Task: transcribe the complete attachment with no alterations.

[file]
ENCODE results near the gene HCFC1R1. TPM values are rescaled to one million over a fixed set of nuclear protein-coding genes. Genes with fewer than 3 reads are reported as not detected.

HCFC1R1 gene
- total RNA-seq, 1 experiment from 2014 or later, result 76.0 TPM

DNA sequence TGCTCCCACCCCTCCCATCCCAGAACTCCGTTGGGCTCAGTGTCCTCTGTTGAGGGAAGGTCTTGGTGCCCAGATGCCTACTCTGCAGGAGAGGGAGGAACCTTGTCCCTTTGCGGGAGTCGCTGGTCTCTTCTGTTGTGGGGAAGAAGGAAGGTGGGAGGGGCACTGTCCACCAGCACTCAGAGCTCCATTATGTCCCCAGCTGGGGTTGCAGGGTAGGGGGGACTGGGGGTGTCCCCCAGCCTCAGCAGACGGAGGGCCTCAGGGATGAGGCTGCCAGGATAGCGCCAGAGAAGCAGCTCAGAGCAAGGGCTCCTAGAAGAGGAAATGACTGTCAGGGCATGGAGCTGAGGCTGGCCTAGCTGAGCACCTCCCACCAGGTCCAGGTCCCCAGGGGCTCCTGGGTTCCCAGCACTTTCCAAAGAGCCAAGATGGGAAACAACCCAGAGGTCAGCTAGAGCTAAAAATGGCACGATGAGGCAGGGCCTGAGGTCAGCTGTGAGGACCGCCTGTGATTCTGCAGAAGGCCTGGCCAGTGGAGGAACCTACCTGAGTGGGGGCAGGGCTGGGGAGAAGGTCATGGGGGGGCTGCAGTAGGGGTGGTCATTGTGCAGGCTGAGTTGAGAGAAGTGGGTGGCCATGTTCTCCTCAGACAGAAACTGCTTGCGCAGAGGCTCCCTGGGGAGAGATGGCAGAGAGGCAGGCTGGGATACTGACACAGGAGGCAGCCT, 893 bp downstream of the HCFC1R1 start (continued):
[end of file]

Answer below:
ENCODE results near the gene HCFC1R1. TPM values are rescaled to one million over a fixed set of nuclear protein-coding genes. Genes with fewer than 3 reads are reported as not detected.

HCFC1R1 gene
- total RNA-seq, 1 experiment from 2014 or later, result 76.0 TPM

DNA sequence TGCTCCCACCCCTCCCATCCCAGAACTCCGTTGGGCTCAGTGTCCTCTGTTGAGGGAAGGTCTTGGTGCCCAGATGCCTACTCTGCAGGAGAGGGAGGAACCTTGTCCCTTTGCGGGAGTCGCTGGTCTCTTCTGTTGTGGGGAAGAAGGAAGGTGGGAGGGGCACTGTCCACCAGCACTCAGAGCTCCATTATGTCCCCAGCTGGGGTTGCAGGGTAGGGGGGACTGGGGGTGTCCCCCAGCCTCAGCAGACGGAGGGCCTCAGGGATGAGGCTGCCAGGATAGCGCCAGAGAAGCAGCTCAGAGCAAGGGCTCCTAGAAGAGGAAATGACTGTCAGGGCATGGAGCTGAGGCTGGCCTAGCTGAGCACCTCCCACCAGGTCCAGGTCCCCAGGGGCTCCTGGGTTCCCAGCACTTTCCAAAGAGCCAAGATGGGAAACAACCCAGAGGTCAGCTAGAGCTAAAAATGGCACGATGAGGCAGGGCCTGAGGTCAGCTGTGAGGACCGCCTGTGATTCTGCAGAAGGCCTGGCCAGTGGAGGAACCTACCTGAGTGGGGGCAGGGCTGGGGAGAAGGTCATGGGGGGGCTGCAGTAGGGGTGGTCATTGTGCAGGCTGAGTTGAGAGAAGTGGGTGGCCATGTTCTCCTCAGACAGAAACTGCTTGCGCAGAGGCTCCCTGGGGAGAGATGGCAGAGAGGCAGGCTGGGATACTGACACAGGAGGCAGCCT, 893 bp downstream of the HCFC1R1 start (continued):